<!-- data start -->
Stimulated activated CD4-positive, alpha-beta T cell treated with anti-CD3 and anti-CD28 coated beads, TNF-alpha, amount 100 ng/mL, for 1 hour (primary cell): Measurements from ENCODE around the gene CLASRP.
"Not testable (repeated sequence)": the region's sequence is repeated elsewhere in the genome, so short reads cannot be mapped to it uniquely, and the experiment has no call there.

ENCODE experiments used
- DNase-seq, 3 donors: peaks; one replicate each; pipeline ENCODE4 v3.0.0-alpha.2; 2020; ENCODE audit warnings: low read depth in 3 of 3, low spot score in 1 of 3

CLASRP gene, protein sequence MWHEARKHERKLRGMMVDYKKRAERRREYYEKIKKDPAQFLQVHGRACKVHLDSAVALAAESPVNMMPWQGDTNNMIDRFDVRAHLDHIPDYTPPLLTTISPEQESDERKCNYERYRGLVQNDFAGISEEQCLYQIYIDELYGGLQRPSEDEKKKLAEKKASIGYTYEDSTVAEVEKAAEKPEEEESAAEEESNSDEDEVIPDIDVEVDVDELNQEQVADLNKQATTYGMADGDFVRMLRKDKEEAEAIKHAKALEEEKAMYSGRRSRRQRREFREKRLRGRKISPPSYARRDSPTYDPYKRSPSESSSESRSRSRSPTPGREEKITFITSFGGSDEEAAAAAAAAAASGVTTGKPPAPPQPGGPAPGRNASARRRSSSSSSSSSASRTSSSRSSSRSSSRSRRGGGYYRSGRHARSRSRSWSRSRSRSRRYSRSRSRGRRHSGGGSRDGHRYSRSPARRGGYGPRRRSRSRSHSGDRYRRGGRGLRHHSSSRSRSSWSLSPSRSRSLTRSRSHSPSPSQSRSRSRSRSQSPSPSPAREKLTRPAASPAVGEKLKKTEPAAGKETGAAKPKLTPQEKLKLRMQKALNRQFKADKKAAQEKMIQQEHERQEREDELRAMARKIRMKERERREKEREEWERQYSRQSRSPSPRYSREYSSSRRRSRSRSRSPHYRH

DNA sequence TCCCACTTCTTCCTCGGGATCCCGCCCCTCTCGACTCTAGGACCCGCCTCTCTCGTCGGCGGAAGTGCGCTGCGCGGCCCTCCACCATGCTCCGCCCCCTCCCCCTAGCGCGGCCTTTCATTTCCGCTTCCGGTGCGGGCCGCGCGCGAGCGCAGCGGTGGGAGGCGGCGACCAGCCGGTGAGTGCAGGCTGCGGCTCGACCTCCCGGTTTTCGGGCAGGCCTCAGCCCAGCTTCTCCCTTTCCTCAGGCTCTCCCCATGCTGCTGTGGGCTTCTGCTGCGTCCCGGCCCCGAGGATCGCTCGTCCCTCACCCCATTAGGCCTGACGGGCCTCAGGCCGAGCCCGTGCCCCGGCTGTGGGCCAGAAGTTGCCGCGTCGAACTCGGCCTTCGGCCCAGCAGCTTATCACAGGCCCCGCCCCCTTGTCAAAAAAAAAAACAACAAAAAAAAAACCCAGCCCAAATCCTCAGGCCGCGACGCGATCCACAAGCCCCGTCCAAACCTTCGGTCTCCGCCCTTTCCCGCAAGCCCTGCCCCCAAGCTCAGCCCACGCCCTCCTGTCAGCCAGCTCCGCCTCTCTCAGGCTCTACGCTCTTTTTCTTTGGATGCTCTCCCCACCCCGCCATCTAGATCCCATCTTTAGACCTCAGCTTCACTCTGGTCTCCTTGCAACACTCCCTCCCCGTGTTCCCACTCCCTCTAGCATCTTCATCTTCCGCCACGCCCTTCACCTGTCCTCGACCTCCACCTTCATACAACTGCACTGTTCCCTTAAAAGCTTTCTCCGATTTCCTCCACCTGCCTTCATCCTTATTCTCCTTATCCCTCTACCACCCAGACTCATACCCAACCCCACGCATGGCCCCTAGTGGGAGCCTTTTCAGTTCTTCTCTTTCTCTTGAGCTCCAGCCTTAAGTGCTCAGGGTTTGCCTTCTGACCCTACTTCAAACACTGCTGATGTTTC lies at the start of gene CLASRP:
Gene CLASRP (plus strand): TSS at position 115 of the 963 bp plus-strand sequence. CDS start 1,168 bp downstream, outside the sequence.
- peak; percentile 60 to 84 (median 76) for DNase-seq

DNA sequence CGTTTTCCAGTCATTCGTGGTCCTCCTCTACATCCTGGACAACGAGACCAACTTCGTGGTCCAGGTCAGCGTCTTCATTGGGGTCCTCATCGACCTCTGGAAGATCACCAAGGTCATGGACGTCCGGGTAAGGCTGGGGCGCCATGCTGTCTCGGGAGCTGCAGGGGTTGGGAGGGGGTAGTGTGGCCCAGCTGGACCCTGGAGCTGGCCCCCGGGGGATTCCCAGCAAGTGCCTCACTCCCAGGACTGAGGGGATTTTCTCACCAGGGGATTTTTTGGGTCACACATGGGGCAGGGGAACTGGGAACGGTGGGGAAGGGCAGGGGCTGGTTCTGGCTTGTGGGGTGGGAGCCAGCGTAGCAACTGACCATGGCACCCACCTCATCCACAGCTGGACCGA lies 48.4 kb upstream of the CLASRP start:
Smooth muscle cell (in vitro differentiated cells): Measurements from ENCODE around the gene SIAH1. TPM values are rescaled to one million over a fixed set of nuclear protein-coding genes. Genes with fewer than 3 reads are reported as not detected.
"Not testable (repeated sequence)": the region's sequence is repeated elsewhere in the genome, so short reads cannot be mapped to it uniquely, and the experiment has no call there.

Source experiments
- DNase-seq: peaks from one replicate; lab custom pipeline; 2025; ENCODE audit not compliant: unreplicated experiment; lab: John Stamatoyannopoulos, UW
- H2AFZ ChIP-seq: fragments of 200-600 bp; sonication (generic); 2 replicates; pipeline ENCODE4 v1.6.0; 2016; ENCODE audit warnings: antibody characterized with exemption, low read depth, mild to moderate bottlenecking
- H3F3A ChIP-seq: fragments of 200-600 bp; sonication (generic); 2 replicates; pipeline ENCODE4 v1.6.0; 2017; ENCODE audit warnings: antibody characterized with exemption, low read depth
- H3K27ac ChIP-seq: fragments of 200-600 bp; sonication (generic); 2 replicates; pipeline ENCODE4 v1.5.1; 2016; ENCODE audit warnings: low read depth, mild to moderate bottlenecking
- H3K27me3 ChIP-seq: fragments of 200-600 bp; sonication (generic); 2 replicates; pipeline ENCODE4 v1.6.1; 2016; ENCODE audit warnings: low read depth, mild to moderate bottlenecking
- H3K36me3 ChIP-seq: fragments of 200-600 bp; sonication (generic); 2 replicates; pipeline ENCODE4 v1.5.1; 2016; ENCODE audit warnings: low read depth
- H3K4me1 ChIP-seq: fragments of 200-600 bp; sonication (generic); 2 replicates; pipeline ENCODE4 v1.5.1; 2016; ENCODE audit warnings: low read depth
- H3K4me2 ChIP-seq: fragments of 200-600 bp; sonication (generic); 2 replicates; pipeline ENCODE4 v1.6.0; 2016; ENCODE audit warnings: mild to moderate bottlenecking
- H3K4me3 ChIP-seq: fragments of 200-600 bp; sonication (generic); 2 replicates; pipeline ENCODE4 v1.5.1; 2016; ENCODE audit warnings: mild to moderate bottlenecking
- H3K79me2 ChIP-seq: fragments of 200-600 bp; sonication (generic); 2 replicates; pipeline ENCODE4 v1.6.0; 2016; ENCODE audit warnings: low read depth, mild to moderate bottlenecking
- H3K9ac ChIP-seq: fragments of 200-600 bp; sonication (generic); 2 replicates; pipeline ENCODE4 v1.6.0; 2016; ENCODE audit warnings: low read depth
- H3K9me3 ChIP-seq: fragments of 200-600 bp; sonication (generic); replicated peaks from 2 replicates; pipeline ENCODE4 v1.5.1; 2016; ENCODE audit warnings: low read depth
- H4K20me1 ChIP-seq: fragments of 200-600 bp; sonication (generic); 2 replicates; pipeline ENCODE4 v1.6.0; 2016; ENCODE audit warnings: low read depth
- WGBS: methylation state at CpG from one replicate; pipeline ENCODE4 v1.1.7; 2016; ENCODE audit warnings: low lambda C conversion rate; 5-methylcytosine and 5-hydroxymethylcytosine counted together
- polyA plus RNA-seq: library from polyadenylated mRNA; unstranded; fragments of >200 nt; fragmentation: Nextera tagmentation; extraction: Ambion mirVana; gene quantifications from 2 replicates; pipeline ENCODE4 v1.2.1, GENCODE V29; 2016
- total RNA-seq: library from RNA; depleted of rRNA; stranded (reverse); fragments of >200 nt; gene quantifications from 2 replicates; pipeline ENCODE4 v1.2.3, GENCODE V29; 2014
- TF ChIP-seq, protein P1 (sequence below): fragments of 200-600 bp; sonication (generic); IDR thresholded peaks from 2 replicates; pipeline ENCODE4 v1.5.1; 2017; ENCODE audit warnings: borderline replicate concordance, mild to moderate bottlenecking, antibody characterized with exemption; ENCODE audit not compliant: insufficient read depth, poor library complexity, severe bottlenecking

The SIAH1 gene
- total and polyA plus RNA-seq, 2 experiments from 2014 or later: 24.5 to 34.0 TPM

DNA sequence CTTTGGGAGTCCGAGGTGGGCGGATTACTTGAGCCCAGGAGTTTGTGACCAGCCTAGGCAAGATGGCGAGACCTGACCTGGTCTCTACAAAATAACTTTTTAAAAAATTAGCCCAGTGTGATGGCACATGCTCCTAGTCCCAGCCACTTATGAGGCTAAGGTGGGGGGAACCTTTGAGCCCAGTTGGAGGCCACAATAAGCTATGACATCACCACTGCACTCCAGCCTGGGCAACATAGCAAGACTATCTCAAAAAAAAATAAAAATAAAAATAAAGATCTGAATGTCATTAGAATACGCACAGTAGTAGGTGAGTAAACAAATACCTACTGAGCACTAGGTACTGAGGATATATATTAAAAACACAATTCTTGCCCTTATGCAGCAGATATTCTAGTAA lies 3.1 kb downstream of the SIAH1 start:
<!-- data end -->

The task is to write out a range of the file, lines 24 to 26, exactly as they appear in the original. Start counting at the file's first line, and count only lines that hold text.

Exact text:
- H3K9me3 ChIP-seq: fragments of 200-600 bp; sonication (generic); replicated peaks from 2 replicates; pipeline ENCODE4 v1.5.1; 2016; ENCODE audit warnings: low read depth
- H4K20me1 ChIP-seq: fragments of 200-600 bp; sonication (generic); 2 replicates; pipeline ENCODE4 v1.6.0; 2016; ENCODE audit warnings: low read depth
- WGBS: methylation state at CpG from one replicate; pipeline ENCODE4 v1.1.7; 2016; ENCODE audit warnings: low lambda C conversion rate; 5-methylcytosine and 5-hydroxymethylcytosine counted together